The Baphalali Swaziland Red Cross Society food security project (see box) in Sigombeni, where the National Society has one of its rural clinics, has involved new thinking on how communities can benefit from integrated programming. Established Swaziland food security projects include small-scale poultry farms and kitchen gardens, and two communal food security projects have now been set up alongside the Red Cross clinic, which offers HIV testing and ART.

New figures released by the health ministry this year show that nearly one-third of Swazi teenagers aged 15 and over are HIV-positive. For pregnant women, the figure is 42 per cent — believed to be the highest HIV infection rate in the world.

In Algiers, African National Societies again recognized that the way to reduce vulnerability is through boosting community resilience.

Milk, fruit trees, beehives

“We do not want to reduce people to passive beneficiaries, but empower them,” said Asha Mohammed, deputy secretarygeneral of the Kenya Red Cross Society and PACT chairman. “We are training farmers to improve food security. Income-generating projects have been supported through the same initiative.” The Red Cross provides goats for milk, fruit-tree seedlings and beehives.

The Algiers conference embraced partners from civil society, the private sector, the UN and other humanitarian organizations, as well as National Societies from other continents. It was seen as a turning point.

In Mohammed’s view: “We have created synergies with UN agencies such as the World Food Programme on food provision, WHO on health and UNICEF on other humanitarian issues.” She believes the private sector has also “woken up” and realized that it has a role to play as,ultimately, business relies on the same communities we work with”.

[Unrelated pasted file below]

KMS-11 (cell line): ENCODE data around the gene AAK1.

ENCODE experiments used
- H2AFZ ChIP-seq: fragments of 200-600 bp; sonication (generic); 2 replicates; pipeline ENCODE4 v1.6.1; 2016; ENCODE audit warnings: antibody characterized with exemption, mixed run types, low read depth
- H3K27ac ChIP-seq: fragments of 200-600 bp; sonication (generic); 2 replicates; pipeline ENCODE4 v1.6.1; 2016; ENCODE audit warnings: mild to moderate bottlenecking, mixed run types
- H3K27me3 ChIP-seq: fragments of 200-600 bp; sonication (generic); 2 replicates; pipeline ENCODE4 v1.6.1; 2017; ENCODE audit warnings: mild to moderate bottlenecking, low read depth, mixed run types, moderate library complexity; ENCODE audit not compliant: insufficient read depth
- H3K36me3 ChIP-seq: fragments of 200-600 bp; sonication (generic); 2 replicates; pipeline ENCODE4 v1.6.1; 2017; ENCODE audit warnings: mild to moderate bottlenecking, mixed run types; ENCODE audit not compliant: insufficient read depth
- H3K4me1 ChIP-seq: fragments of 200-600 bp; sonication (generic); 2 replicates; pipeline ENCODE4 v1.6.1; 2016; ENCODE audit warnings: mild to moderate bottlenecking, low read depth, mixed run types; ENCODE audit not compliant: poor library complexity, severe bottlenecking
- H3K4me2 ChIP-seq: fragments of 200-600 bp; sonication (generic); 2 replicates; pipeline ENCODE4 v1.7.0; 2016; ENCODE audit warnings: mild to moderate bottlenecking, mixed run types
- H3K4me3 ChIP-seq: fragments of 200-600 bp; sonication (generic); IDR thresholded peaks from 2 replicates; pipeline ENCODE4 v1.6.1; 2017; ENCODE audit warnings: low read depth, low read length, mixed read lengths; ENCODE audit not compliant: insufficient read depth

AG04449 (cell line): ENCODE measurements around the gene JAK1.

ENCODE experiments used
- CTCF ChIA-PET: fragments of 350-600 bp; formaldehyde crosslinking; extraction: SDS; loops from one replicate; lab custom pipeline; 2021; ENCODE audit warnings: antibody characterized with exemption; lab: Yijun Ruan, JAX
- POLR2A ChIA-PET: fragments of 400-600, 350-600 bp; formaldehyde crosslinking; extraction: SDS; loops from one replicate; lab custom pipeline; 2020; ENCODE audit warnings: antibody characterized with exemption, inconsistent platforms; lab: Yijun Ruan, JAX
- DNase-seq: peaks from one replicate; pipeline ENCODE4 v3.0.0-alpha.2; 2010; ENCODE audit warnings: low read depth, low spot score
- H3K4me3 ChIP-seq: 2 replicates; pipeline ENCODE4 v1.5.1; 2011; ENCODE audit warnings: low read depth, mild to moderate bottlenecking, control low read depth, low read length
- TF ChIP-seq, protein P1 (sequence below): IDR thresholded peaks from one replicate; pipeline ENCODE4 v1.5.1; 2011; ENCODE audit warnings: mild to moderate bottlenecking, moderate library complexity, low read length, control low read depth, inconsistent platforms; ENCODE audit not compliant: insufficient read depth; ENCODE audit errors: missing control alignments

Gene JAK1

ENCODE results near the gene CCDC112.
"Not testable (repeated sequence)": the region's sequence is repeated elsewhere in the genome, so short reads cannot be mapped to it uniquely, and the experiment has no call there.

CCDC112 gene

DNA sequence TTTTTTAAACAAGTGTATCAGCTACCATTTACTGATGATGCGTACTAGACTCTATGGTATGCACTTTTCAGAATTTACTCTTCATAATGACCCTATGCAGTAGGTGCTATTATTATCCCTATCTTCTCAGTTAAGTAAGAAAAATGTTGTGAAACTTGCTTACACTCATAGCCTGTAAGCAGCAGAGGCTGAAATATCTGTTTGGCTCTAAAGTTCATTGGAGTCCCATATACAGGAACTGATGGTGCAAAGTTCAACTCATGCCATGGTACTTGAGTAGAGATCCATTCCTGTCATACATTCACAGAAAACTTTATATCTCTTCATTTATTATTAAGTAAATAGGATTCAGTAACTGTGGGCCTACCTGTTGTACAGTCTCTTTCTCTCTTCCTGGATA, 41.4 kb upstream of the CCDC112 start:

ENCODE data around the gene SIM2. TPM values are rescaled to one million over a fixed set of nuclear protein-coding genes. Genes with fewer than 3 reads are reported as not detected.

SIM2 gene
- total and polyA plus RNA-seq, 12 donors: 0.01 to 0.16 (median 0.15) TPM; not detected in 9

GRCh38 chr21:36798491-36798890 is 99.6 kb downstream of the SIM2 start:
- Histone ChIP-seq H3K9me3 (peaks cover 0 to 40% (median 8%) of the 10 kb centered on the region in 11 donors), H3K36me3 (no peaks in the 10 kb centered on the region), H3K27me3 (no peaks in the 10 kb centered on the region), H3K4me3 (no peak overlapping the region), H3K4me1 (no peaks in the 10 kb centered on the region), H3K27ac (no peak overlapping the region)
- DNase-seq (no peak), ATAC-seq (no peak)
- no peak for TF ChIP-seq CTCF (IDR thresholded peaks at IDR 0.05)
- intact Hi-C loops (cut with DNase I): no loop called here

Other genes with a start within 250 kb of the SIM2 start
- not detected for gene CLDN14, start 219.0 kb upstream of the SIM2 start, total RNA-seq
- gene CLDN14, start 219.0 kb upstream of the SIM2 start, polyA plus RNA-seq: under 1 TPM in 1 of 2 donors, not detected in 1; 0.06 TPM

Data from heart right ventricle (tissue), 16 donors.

Nestle, DHL and Unilever are among the multinational corporations now actively supporting National Societies in Africa. For example, Nestle supports the Kenya Red Cross Society’s HIV/ AIDS peer education and workplace programmes. In turn, the Red Cross helps Nestle to implement an HIV/AIDS workplace programme for its own staff.

As always, the vast network of local volunteers is the unique strength of African National Societies. Volunteers, drawn from the communities they serve, are increasingly taking full ownership of community projects.For the Movement, only boldness can provide the way forward.

As International Federation President Juan Manuel Suárez del Toro wrote two years ago (Southern Africa’s Axis of Evils, June 2003): “What is happening is unprecedented, and doing business as usual will not halt it. The humanitarian world is deep in uncharted territory, and the map from the past will not guide us through the future. No one knows what really lies ahead…”


Ten-year-old Dumisani Mhlongo working in the vegetable garden that now represents the family’s only source of income. In times of drought the South African Red Cross Society supports families such as his with seeds, fertilizer and other necessities.
©INTERNATIONAL FEDERATION

Tapiwa Gomo
Tapiwa Gomo is International Federation senior regional information officer at the regional delegation in Harare

 

“HIV is not the end”

Jane Dlamini insists the support she gets from the Swaziland Red Cross health centre at Sigombeni has helped keep her alive since she found out she was HIV-positive. Jane has become a symbol of hope ever since the fateful test. She is a member of a local support group providing counselling to other clients in a community where stigma is still intense.

“I was in and out of the hospital, but after I got counselling from the Red Cross clinic it dawned on me that having HIV is not the end, but even the beginning of a new era.

“I am currently on ART. I got some seeds for my 100-square-metre garden. We also work on the communal gardens in our chiefdom, which helps feed both home-care clients and orphans.

“For me, the most important thing is to be able to provide food for my children, give them love and ensure they go to school until they are old enough to look after themselves.

“Through this Red Cross project we are able to cater for orphans and help guardians, especially the elderly, by making food available for children.

“Children whose mothers and fathers are part of the project also have something to fall back on when their parents die.”